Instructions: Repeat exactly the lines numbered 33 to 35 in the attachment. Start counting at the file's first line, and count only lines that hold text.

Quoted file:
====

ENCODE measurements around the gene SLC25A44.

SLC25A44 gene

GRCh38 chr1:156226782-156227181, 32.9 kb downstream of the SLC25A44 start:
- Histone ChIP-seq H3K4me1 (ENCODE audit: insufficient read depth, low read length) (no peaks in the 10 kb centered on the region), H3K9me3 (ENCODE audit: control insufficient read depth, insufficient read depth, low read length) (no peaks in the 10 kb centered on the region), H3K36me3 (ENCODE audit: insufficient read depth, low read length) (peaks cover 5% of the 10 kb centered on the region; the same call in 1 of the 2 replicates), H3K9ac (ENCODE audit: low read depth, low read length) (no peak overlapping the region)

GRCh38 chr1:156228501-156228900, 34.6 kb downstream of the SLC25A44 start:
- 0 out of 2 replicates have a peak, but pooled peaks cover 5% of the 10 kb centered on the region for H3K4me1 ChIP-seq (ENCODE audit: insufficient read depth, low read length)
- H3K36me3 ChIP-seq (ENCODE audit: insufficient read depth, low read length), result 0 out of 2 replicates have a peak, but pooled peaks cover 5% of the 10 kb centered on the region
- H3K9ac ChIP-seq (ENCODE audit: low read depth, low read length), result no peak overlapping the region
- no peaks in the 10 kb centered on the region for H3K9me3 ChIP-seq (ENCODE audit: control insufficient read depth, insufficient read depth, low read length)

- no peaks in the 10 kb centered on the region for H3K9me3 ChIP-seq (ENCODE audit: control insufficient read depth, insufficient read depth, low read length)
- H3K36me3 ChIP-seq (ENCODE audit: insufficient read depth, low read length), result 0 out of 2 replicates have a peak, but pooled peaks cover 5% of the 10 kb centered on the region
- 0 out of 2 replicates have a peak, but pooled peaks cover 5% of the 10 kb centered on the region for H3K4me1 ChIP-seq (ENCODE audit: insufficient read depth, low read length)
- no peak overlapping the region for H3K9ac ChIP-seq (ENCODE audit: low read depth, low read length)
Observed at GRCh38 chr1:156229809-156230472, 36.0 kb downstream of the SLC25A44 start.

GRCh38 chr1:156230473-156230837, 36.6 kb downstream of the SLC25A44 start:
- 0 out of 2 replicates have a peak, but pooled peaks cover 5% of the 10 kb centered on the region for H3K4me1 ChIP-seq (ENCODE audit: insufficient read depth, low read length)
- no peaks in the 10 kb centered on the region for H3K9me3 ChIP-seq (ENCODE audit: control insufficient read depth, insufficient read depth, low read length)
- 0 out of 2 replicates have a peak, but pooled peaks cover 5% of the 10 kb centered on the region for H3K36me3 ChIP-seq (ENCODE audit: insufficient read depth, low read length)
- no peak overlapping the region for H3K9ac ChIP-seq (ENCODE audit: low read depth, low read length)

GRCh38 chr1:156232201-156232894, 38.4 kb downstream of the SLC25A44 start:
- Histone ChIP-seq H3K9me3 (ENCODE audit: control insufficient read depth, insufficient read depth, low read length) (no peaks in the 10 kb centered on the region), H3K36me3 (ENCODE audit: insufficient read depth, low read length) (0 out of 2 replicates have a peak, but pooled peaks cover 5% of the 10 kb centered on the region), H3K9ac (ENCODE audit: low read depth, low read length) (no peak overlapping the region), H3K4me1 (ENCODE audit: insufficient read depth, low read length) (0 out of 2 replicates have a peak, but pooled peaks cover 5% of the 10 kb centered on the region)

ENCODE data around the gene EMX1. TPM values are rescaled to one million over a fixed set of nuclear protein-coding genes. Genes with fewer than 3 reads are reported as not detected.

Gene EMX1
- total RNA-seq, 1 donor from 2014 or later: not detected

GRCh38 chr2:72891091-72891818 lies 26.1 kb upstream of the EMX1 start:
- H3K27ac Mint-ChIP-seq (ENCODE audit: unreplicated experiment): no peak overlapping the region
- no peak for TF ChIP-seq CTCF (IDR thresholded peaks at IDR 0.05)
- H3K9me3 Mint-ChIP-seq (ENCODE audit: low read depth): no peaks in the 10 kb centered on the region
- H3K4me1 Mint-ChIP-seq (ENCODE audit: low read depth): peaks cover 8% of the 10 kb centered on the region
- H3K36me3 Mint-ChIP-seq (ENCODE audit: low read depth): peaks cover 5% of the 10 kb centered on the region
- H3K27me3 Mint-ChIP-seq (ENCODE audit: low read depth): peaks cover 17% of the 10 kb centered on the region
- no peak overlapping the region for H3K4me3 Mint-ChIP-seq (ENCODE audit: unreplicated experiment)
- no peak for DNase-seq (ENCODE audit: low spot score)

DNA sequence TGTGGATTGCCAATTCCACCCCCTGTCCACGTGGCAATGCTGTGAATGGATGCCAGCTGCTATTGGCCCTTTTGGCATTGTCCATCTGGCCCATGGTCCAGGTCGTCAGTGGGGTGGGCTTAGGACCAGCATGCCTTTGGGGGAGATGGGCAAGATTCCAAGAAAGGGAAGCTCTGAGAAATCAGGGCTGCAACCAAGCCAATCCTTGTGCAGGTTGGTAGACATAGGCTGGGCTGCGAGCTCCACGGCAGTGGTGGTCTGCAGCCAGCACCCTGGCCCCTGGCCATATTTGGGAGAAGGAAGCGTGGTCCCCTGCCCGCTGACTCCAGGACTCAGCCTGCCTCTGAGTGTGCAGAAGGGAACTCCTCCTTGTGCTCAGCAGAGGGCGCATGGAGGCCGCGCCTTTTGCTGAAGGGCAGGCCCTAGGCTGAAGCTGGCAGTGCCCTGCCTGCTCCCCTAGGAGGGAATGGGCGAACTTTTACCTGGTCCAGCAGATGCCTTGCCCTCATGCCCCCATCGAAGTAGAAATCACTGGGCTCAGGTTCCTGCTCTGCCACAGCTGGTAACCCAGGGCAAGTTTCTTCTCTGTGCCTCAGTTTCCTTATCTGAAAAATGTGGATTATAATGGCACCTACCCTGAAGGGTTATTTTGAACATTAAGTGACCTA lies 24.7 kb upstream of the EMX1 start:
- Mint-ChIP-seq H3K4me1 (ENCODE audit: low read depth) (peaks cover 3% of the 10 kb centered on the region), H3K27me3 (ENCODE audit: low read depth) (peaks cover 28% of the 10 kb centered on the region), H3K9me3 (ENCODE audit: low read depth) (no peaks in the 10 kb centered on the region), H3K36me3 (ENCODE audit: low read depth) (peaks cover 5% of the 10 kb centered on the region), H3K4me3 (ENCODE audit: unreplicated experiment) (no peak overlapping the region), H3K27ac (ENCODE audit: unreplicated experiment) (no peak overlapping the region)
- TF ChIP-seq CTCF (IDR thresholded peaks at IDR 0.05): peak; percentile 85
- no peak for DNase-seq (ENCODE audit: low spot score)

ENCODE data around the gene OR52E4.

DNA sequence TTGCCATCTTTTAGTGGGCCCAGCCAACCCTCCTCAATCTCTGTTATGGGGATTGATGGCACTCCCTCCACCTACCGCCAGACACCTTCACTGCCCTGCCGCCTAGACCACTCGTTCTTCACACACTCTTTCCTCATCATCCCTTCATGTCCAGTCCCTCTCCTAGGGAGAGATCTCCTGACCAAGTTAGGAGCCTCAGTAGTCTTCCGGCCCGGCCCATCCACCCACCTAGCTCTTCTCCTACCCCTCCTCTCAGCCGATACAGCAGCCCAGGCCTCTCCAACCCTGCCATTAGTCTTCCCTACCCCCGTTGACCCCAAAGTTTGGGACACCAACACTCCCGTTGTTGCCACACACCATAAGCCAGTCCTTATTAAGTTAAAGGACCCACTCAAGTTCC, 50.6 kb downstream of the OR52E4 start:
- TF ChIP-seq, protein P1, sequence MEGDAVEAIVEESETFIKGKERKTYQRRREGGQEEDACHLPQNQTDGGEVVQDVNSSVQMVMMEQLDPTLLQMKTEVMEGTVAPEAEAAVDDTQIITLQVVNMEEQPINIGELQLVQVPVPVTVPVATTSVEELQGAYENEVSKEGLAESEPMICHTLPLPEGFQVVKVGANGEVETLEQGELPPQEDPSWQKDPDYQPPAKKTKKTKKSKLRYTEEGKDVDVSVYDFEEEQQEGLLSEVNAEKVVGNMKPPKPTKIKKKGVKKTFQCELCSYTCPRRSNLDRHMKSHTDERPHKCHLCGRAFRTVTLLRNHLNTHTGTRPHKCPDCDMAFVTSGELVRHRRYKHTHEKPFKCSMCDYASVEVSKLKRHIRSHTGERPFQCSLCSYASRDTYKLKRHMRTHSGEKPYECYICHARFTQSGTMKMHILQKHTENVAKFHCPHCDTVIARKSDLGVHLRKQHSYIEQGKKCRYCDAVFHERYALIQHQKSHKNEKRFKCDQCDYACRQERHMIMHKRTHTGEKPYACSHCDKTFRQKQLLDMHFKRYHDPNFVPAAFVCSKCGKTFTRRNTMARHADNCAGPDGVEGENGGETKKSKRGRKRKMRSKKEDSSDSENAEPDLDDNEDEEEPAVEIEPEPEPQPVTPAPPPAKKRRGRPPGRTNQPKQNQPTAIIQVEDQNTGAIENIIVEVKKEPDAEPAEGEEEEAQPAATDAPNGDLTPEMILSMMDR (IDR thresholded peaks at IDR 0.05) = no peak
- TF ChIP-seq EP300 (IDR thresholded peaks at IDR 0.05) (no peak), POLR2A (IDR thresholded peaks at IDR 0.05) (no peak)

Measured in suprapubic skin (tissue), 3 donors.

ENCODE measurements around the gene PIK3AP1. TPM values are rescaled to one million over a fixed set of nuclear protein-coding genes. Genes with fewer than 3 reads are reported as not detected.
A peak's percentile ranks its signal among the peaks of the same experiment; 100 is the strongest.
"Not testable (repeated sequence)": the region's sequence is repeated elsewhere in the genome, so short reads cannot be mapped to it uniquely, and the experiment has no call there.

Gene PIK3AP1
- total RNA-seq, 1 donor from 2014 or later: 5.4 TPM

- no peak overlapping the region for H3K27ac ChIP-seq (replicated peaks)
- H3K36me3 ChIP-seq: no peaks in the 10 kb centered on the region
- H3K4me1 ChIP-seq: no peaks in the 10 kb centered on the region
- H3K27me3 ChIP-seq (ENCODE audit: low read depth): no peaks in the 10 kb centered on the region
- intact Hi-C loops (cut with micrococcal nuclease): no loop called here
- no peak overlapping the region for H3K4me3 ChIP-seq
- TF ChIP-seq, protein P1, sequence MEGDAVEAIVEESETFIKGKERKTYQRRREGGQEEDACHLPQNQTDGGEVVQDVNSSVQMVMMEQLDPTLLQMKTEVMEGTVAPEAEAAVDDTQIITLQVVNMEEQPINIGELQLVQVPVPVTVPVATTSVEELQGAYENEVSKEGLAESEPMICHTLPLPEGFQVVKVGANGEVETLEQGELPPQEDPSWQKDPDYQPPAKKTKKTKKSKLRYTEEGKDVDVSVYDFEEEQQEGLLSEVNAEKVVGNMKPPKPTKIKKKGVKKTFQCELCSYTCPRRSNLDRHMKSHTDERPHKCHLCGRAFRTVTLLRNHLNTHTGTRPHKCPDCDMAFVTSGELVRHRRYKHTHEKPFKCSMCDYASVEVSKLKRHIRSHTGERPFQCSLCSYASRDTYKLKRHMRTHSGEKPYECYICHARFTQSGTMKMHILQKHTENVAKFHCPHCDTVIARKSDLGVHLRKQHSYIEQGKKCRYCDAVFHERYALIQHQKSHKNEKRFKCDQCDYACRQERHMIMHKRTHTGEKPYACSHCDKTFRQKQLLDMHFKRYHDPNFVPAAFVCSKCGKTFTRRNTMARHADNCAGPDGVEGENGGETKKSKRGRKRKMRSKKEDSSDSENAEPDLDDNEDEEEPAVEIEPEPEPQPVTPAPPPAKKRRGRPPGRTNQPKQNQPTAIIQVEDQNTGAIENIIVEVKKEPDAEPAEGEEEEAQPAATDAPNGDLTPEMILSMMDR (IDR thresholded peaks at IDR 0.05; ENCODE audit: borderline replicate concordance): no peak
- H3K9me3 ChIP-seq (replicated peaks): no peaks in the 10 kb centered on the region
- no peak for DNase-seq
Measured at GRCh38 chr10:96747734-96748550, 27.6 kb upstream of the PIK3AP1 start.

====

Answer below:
- no peak for DNase-seq (ENCODE audit: low spot score)

DNA sequence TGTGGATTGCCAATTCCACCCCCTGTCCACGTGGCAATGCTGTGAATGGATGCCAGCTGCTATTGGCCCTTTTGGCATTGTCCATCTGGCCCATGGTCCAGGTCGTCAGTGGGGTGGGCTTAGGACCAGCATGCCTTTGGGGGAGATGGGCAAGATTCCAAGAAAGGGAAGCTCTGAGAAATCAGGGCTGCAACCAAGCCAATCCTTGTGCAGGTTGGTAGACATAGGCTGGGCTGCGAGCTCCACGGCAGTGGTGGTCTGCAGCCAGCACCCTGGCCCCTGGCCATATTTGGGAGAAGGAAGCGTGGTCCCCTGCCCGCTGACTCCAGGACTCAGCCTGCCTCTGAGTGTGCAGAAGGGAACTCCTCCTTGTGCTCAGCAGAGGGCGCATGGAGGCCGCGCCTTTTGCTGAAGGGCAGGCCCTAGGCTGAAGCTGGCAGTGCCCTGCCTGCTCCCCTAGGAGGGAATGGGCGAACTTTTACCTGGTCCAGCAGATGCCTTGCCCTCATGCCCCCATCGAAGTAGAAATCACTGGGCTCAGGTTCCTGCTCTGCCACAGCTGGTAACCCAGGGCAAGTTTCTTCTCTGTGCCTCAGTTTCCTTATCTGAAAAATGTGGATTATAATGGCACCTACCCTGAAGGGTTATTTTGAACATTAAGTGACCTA lies 24.7 kb upstream of the EMX1 start:
- Mint-ChIP-seq H3K4me1 (ENCODE audit: low read depth) (peaks cover 3% of the 10 kb centered on the region), H3K27me3 (ENCODE audit: low read depth) (peaks cover 28% of the 10 kb centered on the region), H3K9me3 (ENCODE audit: low read depth) (no peaks in the 10 kb centered on the region), H3K36me3 (ENCODE audit: low read depth) (peaks cover 5% of the 10 kb centered on the region), H3K4me3 (ENCODE audit: unreplicated experiment) (no peak overlapping the region), H3K27ac (ENCODE audit: unreplicated experiment) (no peak overlapping the region)